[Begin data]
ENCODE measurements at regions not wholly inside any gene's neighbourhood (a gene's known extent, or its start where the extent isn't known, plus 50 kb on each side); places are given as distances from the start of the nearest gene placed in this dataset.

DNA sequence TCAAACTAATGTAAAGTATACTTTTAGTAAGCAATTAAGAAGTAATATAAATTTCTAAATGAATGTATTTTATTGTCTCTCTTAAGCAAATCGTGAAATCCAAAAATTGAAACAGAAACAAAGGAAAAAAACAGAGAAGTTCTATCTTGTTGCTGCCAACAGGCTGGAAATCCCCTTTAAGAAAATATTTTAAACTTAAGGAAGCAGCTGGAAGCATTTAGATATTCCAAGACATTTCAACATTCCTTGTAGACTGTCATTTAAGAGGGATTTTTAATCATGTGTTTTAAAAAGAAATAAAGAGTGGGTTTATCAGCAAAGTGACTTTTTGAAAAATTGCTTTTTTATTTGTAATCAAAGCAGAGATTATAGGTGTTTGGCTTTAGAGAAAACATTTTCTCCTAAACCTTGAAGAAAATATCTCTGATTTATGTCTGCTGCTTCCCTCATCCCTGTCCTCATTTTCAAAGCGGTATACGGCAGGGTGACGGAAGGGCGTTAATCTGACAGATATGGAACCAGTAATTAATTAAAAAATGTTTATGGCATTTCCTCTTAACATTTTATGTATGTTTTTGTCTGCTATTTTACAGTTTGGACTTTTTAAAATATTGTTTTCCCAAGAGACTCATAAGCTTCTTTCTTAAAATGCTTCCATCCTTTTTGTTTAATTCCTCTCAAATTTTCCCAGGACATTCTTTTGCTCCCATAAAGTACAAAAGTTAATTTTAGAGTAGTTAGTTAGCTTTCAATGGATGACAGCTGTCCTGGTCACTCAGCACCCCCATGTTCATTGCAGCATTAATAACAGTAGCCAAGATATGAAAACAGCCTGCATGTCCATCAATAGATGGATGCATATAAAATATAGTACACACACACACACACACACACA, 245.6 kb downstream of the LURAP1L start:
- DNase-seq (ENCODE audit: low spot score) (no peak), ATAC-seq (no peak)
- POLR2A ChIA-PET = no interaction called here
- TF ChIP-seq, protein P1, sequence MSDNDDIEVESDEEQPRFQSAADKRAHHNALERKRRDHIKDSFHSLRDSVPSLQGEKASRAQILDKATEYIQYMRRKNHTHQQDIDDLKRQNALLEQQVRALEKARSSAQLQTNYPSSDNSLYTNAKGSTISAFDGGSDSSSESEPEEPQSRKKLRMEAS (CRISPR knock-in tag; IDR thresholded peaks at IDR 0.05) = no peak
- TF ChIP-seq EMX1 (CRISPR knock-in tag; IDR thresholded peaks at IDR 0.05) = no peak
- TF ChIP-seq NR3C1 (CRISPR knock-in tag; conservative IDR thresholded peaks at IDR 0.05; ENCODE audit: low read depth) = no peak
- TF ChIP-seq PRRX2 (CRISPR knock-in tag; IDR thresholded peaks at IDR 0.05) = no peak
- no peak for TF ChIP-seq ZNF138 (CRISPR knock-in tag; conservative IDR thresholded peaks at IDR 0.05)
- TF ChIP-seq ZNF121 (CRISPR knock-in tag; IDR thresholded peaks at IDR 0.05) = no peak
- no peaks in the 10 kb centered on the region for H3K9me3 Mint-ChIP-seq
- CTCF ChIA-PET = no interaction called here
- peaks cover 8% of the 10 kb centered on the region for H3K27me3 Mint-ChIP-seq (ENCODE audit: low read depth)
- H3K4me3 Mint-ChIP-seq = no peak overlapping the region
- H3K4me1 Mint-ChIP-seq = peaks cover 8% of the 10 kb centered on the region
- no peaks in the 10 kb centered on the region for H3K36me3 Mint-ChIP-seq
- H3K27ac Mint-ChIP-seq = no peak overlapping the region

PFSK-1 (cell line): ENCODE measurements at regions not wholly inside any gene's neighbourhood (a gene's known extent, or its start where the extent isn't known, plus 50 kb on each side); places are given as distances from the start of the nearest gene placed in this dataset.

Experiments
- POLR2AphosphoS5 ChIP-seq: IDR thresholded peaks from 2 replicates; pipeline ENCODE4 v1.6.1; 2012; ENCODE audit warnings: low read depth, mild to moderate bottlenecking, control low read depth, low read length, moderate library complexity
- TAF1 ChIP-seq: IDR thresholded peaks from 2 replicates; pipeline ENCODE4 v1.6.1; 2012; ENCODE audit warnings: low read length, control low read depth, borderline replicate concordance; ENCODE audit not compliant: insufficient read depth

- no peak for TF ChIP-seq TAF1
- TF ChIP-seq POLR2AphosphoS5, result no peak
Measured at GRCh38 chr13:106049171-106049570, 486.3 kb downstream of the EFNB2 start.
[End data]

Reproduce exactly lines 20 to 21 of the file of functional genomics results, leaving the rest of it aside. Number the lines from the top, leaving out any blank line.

- POLR2AphosphoS5 ChIP-seq: IDR thresholded peaks from 2 replicates; pipeline ENCODE4 v1.6.1; 2012; ENCODE audit warnings: low read depth, mild to moderate bottlenecking, control low read depth, low read length, moderate library complexity
- TAF1 ChIP-seq: IDR thresholded peaks from 2 replicates; pipeline ENCODE4 v1.6.1; 2012; ENCODE audit warnings: low read length, control low read depth, borderline replicate concordance; ENCODE audit not compliant: insufficient read depth